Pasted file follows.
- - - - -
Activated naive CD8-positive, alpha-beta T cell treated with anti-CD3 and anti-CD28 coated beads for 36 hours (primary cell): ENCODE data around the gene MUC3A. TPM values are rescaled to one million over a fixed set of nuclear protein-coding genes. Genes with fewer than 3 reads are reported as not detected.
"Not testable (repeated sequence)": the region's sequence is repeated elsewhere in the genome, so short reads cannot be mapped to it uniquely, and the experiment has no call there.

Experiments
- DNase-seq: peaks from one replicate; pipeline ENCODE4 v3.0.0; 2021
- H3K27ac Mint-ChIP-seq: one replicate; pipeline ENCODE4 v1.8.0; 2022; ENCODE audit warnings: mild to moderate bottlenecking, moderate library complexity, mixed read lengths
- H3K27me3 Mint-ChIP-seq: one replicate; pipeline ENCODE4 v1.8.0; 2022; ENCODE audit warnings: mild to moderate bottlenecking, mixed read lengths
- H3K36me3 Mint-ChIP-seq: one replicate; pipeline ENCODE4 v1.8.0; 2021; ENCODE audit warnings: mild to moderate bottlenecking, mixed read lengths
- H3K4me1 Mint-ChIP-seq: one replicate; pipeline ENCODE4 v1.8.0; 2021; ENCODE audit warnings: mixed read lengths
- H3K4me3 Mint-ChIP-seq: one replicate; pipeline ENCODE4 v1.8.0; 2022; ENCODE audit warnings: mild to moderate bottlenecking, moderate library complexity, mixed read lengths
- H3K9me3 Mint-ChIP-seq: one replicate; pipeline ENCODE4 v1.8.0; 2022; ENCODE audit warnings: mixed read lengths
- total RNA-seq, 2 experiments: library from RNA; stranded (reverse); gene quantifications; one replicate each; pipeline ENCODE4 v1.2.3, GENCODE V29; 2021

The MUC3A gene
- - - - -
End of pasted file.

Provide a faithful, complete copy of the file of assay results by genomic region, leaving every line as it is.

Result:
Activated naive CD8-positive, alpha-beta T cell treated with anti-CD3 and anti-CD28 coated beads for 36 hours (primary cell): ENCODE data around the gene MUC3A. TPM values are rescaled to one million over a fixed set of nuclear protein-coding genes. Genes with fewer than 3 reads are reported as not detected.
"Not testable (repeated sequence)": the region's sequence is repeated elsewhere in the genome, so short reads cannot be mapped to it uniquely, and the experiment has no call there.

Experiments
- DNase-seq: peaks from one replicate; pipeline ENCODE4 v3.0.0; 2021
- H3K27ac Mint-ChIP-seq: one replicate; pipeline ENCODE4 v1.8.0; 2022; ENCODE audit warnings: mild to moderate bottlenecking, moderate library complexity, mixed read lengths
- H3K27me3 Mint-ChIP-seq: one replicate; pipeline ENCODE4 v1.8.0; 2022; ENCODE audit warnings: mild to moderate bottlenecking, mixed read lengths
- H3K36me3 Mint-ChIP-seq: one replicate; pipeline ENCODE4 v1.8.0; 2021; ENCODE audit warnings: mild to moderate bottlenecking, mixed read lengths
- H3K4me1 Mint-ChIP-seq: one replicate; pipeline ENCODE4 v1.8.0; 2021; ENCODE audit warnings: mixed read lengths
- H3K4me3 Mint-ChIP-seq: one replicate; pipeline ENCODE4 v1.8.0; 2022; ENCODE audit warnings: mild to moderate bottlenecking, moderate library complexity, mixed read lengths
- H3K9me3 Mint-ChIP-seq: one replicate; pipeline ENCODE4 v1.8.0; 2022; ENCODE audit warnings: mixed read lengths
- total RNA-seq, 2 experiments: library from RNA; stranded (reverse); gene quantifications; one replicate each; pipeline ENCODE4 v1.2.3, GENCODE V29; 2021

The MUC3A gene